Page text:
Audie Award Winner, Mystery, 2014
Andy Carpenter's accountant, Sam Willis, receives a surprise call from Barry Price, a friend he hasn't spoken to in years. Barry needs Sam's financial acumen and Andy's legal expertise. But when Sam almost runs over an injured dog on the way to Barry's house, he can't drive off without waiting for help. By then, Barry's taken off on a private airplane headed to who-knows-where. Soon after they learn that Barry's plane has crashed, and they come to the terrifying realization that Sam was also supposed to have been killed on that plane. Barry was in far more serious trouble than either of them knew, and for Sam and Andy, the trouble is only beginning.
©2013 Tara Productions, Inc. (P)2013 Listen & Live Audio, Inc.
"An exciting intrigue story of twists, turns, and the rehabilitation of a loyal canine friend, Unleashed (audio) is a treat for mystery lovers and dog lovers alike!" (The Midwest Book Review)
I am rarely seen without my headphones on and my iPod clipped on my waist. I love my books.
I love everything about this series, the narrator's voice, the author's sense of humor. It is like candy for my ears. I am certain that I will always buy books by this author. I enjoy them immensely.
Audible is my "can't live without". I enjoy the other readers recommendations. Keep them coming!
Grover Gardner brings all the interesting characters to life in this series. Andy Carpenter is one of my favorite protagonists of all the many cozy mysteries I've read. Treat yourself to a fun "who done it".
The reviews for Unleashed sucked me in...a crime story with humor, wit and a dog--how can that go wrong. ‘Unleashed’ is my first Andy Carpenter book, but not my first crime story with a dog as a character.
Unfortunately, Carpenter’s humor is no more than constant wisecracking to the point of distraction. It’s sophomoric and superficial from a character who thinks he’s funny, but is just incessantly annoying. This book did not even make me smile, although it did make me shake my head.
The legal/courtroom action is amateurish and was clearly written by someone who is not informed; at one point, two individuals are independently accused, jailed and on trial for the same crime in the same courtroom!
When Carpenter and his bodyguard go to a hideout to confront the suspected perps, they decide it’s OK to kill the two unsuspecting guards outside the hideout. Um, that is first degree murder, perps or not!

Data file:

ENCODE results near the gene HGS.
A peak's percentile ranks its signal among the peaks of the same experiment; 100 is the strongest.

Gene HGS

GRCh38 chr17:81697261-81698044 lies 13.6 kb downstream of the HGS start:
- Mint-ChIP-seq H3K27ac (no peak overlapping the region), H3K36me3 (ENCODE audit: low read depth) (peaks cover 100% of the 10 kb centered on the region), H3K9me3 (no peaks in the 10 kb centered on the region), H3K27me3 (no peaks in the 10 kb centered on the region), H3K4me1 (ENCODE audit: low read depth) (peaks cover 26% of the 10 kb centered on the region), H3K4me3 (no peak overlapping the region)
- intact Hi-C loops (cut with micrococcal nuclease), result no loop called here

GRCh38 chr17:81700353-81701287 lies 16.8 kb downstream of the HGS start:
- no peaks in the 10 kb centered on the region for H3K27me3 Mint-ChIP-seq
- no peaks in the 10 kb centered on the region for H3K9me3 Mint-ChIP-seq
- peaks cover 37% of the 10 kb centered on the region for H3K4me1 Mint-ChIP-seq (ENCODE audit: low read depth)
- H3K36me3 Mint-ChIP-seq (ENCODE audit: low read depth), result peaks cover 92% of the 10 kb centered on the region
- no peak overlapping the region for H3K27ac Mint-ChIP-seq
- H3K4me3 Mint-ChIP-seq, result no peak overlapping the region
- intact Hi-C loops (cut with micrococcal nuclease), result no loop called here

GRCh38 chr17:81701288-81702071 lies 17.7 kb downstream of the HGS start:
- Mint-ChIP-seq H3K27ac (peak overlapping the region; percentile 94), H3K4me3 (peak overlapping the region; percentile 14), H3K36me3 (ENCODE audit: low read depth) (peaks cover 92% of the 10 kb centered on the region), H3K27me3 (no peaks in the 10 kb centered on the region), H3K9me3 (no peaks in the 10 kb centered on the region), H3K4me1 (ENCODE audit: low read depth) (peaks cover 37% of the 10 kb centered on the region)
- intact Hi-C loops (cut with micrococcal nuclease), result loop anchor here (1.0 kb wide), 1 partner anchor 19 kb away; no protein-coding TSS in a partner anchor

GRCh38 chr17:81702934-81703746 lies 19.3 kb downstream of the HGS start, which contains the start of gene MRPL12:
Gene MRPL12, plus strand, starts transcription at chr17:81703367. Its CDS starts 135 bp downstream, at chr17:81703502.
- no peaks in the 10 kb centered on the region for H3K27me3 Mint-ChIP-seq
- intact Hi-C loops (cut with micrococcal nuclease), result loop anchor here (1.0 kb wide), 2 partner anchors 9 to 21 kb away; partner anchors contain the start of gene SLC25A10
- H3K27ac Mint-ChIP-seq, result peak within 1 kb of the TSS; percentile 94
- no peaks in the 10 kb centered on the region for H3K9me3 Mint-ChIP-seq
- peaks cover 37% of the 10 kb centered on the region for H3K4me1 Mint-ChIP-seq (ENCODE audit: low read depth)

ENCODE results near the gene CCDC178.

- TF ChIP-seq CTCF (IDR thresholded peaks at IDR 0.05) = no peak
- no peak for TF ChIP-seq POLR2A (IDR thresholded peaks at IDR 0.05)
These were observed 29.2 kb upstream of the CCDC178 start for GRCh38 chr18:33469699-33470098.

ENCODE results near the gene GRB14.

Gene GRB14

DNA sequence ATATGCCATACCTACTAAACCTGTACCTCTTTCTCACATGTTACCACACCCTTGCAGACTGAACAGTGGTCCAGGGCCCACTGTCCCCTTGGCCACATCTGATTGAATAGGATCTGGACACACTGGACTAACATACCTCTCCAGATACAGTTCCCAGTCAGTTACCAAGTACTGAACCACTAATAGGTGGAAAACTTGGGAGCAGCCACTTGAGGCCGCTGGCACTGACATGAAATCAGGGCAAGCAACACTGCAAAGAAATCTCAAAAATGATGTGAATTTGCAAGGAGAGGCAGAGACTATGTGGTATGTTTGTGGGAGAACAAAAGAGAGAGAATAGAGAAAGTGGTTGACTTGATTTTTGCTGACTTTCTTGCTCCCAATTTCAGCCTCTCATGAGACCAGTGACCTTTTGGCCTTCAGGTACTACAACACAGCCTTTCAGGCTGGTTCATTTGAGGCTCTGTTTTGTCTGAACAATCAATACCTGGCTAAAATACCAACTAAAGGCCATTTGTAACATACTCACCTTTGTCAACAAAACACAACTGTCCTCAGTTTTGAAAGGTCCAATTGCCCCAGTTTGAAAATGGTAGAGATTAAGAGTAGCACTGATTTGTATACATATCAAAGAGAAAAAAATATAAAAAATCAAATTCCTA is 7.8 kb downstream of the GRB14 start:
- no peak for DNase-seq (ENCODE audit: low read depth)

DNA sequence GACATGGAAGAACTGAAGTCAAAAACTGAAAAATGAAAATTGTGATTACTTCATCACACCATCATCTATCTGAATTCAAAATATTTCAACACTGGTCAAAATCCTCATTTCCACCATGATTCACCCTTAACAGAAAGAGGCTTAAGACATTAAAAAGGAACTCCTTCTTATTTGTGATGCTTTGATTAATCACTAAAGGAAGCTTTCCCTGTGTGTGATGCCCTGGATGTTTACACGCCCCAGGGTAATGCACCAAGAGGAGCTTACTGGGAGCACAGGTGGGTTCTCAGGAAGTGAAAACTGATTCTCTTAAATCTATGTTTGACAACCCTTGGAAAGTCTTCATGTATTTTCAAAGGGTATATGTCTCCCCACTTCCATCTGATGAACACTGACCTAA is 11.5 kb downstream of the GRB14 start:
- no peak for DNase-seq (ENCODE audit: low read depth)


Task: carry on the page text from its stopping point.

And then, when they enter the buildings, Carpenter goes through this ridiculous little girl routine about the dangerous gun he’s carrying and of course freezes when it’s time to use it, although he’s saved by his police officer wife who shoots the perp--in the shoulder of course!
Over and over the author uses the dated, hackneyed and inappropriate phrase ‘getting lucky’ to refer to Carpenter’s having sex with his wife.
Oh, and his crack hacker team is a group of octogenarians which alone defies reality, but there is insufficient character development to justify this ridiculous farce.
Finally, the author uses the two dogs as mere foils, giving neither one personality nor substance.
All in all a very disappointing book, my last by David Rosenfelt.
However, there are several great, witty and even dog-centric detective/crime novels, two of which are guaranteed to make you laugh out loud:
1. The ‘Chet and Bernie’ mystery series by Spencer Quinn, wherein the story is narrated in first person by the dog, usually revealing the limitations of dog-think...often hilarious.
2. ‘The Walt Longmire mystery series’ by Craig Johnson. This series is about a modern day sheriff in Wyoming, but it’s not at all ‘cowboy’ The dog in these books is a minor character, but the books are indeed funny, witty, often brilliant. Definitely the most literate detective/crime novels of any I've read, Grisham included.
3. ‘Suspect’ by Robert Crais. Another detective novel, this time with a K9 Malinois Shepherd as the co-protagonist. In this case the author is actually into dogs and did major research on the training and use of K9 dogs, which is reflected in the story. A lot of the book is from the dog’s point of view and is both informative, entertaining and endearing. Crais is a superb crime writer.
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